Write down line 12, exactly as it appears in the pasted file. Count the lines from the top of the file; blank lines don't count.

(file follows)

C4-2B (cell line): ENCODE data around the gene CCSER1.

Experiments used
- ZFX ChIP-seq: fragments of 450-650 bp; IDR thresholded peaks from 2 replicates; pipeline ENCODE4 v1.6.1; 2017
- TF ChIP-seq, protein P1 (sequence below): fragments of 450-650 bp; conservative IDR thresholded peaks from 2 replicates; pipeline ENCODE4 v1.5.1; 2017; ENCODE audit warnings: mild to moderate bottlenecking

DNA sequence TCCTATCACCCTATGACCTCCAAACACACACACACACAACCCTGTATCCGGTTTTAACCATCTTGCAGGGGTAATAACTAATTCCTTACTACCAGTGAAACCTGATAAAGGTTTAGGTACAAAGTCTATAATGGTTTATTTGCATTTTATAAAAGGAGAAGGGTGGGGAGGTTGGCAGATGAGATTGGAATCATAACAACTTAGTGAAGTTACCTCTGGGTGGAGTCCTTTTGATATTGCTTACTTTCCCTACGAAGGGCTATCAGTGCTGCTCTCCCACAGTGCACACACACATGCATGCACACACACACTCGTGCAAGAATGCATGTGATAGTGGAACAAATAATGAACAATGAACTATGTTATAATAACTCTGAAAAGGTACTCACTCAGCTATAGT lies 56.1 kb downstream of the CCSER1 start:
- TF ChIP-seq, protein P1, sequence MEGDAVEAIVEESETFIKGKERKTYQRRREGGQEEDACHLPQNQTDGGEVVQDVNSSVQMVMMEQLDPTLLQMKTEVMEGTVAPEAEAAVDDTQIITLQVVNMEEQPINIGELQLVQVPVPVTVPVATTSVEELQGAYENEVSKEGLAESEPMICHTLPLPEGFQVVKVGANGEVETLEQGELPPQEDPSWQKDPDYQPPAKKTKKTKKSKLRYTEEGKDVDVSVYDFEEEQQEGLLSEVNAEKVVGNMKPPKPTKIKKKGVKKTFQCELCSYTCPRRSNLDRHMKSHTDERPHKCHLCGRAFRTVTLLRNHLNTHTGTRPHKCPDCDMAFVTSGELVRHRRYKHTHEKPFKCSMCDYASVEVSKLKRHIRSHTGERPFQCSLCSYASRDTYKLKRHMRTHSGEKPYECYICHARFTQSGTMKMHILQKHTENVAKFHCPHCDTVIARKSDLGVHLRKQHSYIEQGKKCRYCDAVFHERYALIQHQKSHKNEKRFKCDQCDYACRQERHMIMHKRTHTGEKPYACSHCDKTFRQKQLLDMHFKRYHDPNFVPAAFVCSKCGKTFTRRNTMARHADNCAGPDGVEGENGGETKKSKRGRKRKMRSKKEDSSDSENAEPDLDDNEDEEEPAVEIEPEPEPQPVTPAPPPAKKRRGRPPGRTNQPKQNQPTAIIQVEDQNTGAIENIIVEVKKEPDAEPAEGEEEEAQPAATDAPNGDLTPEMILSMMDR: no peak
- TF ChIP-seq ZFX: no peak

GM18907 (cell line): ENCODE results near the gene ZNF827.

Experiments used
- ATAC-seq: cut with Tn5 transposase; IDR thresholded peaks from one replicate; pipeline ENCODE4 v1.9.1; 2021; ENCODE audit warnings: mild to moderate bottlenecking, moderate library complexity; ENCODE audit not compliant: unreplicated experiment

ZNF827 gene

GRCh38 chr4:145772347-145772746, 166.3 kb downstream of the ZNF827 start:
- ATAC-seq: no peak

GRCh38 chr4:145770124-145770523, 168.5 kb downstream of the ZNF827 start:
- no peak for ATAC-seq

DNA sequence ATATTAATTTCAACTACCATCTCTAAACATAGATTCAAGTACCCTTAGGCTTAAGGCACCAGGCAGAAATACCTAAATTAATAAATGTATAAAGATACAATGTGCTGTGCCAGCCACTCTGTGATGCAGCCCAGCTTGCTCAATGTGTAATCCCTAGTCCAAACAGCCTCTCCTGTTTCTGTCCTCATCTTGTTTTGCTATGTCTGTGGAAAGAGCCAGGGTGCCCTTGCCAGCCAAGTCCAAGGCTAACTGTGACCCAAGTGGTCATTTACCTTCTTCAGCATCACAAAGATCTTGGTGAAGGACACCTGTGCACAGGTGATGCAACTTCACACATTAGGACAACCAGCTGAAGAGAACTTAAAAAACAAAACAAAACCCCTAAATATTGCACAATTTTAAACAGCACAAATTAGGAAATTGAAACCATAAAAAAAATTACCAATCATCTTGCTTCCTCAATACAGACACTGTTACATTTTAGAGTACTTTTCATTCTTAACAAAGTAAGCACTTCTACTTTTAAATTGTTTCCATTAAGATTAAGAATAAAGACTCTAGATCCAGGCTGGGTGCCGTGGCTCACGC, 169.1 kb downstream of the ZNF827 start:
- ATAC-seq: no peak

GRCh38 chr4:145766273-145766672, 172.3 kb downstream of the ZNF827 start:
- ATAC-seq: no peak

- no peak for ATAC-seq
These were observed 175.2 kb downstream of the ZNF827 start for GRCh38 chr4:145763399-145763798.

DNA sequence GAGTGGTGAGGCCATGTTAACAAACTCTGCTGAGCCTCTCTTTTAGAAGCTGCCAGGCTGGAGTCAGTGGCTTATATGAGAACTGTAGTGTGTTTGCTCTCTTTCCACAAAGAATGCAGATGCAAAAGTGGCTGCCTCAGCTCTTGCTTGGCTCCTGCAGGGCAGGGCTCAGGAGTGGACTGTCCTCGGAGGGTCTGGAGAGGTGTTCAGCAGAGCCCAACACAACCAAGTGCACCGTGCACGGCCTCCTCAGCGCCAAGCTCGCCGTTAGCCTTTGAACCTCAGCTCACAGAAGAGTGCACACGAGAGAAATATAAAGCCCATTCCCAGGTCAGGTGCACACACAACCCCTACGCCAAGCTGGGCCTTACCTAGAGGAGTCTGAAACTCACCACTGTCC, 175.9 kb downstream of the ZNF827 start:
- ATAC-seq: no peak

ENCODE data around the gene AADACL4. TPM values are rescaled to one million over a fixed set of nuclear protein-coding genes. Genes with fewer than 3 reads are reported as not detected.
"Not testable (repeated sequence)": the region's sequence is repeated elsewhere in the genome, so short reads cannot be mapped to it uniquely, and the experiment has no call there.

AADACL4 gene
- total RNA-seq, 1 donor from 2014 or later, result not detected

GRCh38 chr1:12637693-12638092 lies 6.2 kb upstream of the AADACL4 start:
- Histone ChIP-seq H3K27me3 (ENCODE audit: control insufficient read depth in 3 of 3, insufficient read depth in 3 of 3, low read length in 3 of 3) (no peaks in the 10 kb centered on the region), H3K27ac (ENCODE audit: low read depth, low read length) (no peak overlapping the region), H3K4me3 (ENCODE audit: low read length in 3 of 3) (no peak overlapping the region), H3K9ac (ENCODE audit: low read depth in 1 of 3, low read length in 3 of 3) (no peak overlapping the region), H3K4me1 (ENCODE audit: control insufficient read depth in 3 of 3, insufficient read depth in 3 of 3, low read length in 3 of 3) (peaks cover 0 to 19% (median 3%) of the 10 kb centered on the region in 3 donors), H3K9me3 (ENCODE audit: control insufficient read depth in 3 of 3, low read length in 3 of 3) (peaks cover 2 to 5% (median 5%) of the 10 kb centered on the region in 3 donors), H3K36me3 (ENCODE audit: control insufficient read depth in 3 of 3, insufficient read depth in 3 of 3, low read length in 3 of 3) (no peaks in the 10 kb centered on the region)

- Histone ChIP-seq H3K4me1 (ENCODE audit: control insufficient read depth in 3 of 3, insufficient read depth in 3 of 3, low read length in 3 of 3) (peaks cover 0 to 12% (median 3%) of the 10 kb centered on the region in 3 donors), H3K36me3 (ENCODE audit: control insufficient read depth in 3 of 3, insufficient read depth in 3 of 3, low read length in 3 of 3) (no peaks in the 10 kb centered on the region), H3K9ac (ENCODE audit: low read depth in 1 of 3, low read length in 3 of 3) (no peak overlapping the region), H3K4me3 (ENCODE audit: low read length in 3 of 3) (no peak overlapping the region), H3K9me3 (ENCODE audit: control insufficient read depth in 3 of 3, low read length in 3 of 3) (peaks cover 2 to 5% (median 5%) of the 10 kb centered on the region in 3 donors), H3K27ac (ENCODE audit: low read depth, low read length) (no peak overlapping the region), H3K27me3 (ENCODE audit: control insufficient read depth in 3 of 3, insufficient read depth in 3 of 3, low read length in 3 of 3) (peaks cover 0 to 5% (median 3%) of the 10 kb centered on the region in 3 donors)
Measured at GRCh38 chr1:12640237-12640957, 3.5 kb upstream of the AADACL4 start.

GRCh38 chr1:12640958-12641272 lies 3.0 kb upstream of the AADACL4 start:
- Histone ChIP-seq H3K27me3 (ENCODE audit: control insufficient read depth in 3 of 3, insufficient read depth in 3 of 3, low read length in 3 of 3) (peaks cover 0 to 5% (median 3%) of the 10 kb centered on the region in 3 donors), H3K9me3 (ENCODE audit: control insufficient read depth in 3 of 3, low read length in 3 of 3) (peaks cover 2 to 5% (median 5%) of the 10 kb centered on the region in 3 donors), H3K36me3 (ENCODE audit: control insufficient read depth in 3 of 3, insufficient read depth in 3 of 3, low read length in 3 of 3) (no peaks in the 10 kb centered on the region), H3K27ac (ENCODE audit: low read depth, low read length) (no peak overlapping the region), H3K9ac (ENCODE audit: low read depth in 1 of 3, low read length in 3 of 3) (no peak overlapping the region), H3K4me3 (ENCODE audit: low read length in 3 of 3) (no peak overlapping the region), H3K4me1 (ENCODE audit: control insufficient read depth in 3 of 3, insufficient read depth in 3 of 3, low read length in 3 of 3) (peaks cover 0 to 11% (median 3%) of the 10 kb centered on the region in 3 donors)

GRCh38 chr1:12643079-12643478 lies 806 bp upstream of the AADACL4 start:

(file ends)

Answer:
GRCh38 chr4:145772347-145772746, 166.3 kb downstream of the ZNF827 start: